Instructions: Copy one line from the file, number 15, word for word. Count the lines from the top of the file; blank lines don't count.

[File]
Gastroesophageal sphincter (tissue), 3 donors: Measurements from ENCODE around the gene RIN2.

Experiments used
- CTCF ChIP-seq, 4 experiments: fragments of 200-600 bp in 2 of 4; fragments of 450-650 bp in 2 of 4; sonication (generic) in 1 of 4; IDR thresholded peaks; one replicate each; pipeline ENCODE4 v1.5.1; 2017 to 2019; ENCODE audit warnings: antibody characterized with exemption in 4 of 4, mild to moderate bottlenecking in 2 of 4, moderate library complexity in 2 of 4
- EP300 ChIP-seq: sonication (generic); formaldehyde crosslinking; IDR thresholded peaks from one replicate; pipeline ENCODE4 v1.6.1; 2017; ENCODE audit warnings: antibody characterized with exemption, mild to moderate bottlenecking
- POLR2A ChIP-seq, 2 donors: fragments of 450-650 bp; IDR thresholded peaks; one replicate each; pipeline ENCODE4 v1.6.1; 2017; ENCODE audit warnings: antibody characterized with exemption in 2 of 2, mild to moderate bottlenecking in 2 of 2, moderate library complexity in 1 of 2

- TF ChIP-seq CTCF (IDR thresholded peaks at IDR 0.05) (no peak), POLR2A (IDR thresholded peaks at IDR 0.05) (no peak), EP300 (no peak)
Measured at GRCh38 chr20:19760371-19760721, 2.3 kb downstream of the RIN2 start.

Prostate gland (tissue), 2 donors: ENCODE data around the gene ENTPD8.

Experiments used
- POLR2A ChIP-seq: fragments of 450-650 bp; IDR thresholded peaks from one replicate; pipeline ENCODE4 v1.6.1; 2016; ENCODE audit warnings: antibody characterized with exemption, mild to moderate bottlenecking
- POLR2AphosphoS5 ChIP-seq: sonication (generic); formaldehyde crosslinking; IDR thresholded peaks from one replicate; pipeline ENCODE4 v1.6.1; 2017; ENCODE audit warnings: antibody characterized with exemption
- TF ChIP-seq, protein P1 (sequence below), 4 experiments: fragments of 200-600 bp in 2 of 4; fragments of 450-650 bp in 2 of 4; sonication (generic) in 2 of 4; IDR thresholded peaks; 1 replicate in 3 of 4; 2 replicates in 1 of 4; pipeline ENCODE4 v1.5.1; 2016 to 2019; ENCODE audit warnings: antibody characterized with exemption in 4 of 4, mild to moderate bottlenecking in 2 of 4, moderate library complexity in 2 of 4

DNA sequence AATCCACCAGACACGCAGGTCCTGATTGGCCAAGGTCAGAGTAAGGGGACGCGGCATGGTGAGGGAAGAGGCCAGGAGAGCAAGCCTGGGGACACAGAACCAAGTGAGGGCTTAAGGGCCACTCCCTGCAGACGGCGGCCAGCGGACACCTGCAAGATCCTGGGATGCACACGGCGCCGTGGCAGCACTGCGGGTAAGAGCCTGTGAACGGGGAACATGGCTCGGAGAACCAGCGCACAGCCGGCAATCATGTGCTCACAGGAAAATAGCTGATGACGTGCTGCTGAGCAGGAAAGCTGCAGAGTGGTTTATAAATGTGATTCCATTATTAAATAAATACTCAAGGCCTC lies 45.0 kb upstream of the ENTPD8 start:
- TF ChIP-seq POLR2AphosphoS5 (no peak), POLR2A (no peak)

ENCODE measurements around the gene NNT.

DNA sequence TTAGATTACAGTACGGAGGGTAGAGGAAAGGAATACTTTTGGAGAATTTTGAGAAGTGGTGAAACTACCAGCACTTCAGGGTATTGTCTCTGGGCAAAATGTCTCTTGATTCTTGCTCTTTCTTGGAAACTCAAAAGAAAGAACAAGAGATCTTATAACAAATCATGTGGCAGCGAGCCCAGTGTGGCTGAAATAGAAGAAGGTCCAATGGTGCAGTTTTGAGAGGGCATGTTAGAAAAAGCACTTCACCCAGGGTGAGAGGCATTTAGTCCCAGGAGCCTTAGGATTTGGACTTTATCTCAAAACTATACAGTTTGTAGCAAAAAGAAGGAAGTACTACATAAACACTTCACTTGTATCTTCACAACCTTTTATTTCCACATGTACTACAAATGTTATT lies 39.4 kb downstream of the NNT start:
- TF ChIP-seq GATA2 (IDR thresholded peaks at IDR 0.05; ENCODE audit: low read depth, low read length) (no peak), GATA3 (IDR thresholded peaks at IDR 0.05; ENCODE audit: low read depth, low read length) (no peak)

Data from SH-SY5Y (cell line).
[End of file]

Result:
ENCODE measurements around the gene NNT.